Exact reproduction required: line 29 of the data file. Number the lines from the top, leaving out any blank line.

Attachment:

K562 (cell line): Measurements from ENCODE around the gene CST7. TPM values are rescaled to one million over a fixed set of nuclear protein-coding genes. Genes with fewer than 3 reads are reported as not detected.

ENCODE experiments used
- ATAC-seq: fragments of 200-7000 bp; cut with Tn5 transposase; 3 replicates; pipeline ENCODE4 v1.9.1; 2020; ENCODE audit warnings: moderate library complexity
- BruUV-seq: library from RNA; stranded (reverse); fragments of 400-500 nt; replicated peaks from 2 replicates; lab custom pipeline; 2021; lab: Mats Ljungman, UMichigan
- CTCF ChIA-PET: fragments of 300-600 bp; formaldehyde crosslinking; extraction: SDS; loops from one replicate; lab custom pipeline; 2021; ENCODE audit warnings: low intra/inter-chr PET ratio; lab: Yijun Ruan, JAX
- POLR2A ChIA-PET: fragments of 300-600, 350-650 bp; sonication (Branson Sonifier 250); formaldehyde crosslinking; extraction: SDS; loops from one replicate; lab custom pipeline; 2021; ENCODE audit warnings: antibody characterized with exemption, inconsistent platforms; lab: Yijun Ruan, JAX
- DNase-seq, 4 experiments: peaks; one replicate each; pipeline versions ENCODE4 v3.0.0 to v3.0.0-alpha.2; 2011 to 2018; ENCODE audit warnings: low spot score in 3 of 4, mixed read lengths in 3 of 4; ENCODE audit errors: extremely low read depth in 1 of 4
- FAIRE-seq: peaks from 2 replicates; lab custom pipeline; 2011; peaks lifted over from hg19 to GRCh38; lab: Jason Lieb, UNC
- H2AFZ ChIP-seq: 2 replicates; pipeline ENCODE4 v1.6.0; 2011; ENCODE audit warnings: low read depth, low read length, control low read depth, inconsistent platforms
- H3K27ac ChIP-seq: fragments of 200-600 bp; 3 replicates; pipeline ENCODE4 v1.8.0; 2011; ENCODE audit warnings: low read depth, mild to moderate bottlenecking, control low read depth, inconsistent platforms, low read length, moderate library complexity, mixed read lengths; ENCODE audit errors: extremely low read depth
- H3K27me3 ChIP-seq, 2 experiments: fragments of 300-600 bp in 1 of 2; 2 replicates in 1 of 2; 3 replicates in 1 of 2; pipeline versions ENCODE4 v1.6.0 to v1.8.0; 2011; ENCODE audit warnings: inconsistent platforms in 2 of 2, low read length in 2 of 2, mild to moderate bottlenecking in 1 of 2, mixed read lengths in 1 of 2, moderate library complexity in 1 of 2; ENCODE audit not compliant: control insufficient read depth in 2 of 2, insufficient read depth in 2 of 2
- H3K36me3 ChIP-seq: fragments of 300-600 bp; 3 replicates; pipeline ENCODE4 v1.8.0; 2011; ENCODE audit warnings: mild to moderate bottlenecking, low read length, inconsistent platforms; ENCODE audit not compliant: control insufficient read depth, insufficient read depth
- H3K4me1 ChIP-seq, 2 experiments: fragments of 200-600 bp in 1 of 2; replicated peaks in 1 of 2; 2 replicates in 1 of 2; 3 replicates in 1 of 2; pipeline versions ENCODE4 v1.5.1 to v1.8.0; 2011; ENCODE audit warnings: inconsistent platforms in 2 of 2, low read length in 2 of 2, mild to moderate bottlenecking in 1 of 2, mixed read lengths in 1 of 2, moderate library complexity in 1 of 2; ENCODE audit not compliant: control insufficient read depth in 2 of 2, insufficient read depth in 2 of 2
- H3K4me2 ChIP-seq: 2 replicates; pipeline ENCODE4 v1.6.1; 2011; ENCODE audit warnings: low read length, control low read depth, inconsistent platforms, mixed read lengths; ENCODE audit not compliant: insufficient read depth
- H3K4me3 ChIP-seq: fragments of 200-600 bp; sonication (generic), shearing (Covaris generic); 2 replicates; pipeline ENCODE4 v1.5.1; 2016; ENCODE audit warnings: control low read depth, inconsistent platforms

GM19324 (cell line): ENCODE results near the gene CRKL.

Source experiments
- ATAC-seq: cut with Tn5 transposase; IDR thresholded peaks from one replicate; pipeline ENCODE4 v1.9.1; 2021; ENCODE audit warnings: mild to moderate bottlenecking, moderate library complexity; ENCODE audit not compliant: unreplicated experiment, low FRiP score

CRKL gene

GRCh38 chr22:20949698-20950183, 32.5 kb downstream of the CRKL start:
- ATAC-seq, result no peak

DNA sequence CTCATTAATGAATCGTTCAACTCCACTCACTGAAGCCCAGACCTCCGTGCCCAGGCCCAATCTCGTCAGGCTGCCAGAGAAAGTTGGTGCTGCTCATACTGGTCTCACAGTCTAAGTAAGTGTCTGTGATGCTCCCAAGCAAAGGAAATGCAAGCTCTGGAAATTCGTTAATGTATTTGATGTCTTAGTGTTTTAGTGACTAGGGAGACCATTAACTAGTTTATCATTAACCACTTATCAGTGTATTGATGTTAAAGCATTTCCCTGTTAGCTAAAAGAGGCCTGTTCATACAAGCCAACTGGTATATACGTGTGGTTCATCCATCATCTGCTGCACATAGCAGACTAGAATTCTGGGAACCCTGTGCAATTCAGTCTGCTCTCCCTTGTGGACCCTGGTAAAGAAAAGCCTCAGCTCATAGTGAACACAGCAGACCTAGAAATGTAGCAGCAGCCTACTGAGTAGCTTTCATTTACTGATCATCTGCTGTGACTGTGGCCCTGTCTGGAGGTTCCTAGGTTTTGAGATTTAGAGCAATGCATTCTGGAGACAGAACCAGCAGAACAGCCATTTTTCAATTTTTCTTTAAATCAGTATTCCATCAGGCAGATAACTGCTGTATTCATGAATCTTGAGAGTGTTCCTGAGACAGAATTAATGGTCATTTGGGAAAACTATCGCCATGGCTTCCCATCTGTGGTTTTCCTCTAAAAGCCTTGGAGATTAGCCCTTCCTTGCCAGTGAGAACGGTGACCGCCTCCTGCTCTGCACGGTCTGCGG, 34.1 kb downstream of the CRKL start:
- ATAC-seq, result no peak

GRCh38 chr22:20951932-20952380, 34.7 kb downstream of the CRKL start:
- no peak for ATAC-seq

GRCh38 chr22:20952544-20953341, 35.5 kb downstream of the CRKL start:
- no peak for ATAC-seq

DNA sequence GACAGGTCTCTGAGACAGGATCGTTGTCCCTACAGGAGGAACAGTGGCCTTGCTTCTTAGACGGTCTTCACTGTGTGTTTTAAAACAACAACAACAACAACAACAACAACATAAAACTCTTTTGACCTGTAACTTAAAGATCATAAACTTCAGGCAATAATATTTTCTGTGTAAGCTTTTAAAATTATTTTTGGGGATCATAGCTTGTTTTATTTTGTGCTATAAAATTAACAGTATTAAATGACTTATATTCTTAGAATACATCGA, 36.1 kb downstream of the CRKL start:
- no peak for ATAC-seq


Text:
- no peak for ATAC-seq